In response to Daily Post’s daily prompt- Nerve. A food review.
Yup, a sandwich shop today taught me the bravery to be just simple. It’s called Meat and Bread.
“Oh that place! It’s on Google Maps. Meat and Bread. I think they do sandwiches.” I said, and my parents and I rushed across the street before the signal light turned red, and voila! We pretty much just bumped/stumbled/barged/plunged into Meat and Bread, a small sandwich shop in downtown Vancouver.
And just like our totally simple, somewhat blunt entrance, the whole experience at Meat and Bread was simple, warm and has a delicate (and delicious, of course) breadth and depth. Yes, I mean “broad”–> breadth, not bread.
There was a philosophy to Meat and Bread sandwiches. I mean, you probably can’t find a downtown shop that’s any smaller, but their space had a buzzing self-sufficiency and self-confidence, almost… a sort of courage, a nerve.
According to Google, it was a “chic industrial setting”; for me, let’s just call it the nerve to be simple.
Starting from its name. Of course “The Flying Monkey” “Light, Pepper and Love” (I just made these up from what I’ve seen) are very good names, but MEAT AND BREAD. Well, it’s just sandwiches. Of course it is meat and bread. It is a name that has no hidden meanings except for one,- we make meat and bread. Just meat and bread. Meat we give you the best, and bread we give you the best.
And their sandwiches were indeed hors ligne. They had a small menu, and as newbies we just went for three signature sandwiches, in which the only ingredients I could tell is turkey and avocado. And some lettuce, I think? But all I remember is an almost-perfect entity. And the flatbread was golden, crisp and warm, and comes with the additional charm of letting you watch it being cut open when waiting in line. You could see the crumbs on the wooden cutting board. You could not help but turn around and check if there are any new seats open, although you had just checked 30 seconds ago,- you just could not wait to sit down and eat!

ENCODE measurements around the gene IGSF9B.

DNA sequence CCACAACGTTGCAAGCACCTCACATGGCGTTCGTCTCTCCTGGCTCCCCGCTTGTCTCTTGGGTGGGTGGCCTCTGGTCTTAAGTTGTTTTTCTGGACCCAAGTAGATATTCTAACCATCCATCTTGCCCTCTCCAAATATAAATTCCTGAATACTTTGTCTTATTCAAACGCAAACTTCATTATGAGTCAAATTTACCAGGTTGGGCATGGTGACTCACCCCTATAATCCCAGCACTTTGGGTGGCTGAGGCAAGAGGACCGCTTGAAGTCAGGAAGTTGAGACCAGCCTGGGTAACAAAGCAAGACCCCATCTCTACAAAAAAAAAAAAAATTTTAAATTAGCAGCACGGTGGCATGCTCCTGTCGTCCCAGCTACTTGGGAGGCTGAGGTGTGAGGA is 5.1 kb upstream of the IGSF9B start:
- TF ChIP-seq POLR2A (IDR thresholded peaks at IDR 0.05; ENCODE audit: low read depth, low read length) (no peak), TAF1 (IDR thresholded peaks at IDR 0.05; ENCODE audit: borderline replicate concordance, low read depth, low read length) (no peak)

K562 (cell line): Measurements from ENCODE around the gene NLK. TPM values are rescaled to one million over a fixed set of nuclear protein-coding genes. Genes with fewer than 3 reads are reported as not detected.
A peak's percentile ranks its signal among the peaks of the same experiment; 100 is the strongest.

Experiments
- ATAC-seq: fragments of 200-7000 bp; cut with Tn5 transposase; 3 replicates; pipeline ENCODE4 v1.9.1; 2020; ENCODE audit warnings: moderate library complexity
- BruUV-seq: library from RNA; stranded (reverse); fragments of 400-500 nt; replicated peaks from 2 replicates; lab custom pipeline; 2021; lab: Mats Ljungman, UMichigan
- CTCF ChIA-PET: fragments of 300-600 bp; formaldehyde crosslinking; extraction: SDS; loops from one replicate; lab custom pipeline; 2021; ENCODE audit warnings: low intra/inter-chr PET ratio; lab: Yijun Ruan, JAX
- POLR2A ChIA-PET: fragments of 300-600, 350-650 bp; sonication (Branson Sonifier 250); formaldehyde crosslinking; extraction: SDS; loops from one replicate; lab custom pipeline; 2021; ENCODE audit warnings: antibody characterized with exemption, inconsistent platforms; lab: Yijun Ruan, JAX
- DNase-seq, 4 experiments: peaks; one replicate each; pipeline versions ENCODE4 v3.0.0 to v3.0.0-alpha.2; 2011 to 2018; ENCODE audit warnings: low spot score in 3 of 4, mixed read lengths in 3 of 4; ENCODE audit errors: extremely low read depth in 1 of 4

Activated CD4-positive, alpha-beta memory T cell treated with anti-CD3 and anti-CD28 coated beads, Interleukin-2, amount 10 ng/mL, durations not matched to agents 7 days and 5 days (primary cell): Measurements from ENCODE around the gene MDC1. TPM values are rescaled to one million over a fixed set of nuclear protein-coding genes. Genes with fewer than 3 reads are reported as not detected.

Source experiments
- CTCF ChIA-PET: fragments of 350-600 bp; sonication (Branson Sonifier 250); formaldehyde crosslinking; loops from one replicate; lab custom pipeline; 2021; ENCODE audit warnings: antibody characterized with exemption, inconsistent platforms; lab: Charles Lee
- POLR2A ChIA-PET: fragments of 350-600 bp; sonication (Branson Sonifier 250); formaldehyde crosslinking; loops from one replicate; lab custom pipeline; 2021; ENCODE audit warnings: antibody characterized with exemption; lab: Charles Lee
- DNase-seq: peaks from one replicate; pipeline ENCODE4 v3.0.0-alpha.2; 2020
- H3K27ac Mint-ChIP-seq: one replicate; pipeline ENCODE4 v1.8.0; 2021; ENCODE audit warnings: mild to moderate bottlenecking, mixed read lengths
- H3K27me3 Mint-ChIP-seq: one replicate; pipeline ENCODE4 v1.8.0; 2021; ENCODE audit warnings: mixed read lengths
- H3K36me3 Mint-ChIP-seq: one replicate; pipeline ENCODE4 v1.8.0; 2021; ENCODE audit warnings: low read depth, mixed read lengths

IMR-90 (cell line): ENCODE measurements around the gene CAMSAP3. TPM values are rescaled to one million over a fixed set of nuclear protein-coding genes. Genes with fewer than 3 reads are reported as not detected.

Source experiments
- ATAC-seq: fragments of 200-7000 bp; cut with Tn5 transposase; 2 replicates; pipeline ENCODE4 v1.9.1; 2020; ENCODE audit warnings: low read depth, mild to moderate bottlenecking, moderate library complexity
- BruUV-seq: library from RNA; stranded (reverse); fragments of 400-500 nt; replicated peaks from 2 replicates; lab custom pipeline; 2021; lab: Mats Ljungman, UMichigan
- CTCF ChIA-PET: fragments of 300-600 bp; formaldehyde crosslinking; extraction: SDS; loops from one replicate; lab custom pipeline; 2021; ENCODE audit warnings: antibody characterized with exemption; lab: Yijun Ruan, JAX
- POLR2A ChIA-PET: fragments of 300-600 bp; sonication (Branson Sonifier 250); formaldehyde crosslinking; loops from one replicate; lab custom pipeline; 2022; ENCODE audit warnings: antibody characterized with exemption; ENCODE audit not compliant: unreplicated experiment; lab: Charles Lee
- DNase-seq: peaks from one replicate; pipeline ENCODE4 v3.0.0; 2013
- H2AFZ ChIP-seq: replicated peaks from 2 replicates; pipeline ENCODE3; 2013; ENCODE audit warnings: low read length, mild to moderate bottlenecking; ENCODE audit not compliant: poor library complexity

Moving on to layout. They had a very smart way of presenting their dish,- well it’s just a sandwich. But they put it on a piece of wood, with a yellow round perfect amount of mustard at the side (see the photo above). It had a simple, original sophistication that does not make you nervous. It is such a friendly way of presentation: bread, meat, wood, dip. But certainly you could tell it took some solid thinking to come up with such a neat idea.
Of course, there was also the atmosphere. Or if we want to get fancy here, the ambience. There was just one long table where people sat facing each other, almost like a canteen. Enough privacy to be heads-down, all bent upon savouring your sandwich, or if you wish, there is enough openness to start a conversation with a stranger. “Is that meatball that you’re having?” “Yeah, that’s meatball. And you’re having…?”
And there is also the shimmering thrill of overhearing from someone else at your table: “So this is only a lunch place?””Well, once they run out of their materials for the day…stop making sandwiches…yeah… you can call it a lunch place.” That just made me an even more devout admirer of the place.
When we were done eating… and I was done sneaking around and taking these photos, we stood up, and a guy in a grey shirt at the end of the table immediately came over, cleaned things up and collected the soda and beer bottles.
And we left the shop, with bread and meat and mustard and some other veggies in our stomach. Yum, was all I could think.
You might argue that today simplicity is also a commercial trick. You might argue that “hunger marketing” is officially a thing, that all business people know “LIMITED” only make customers crave the stuff more. You might argue that it’s commonplace, and does not take courage to be simple. It’s all just “fake” simple.
But you can’t fake simple. When you choose to name your place “Meat and Bread”, you are meat and bread. When you choose to just have a few things on your menu, and just make sandwiches for your main entrées, that’s it. Even if going with the SIMPLE “CHIC” style is their choice, it still does not change the fact that they are simple.
Plus, it takes nerve to be simple. The word NERVE probably makes you think of a mess. Nerve-wracking– chaos. Nervous– nail-biting. The nerve to do something- oftentimes considered unnecessary.
But doesn’t staying simple take some nerve, too? See, being simple is also a choice. Especially in the commercial world, actually. You can choose to go with the “simple” route, and that takes nerve.
My my, that meat and bread was gratifying.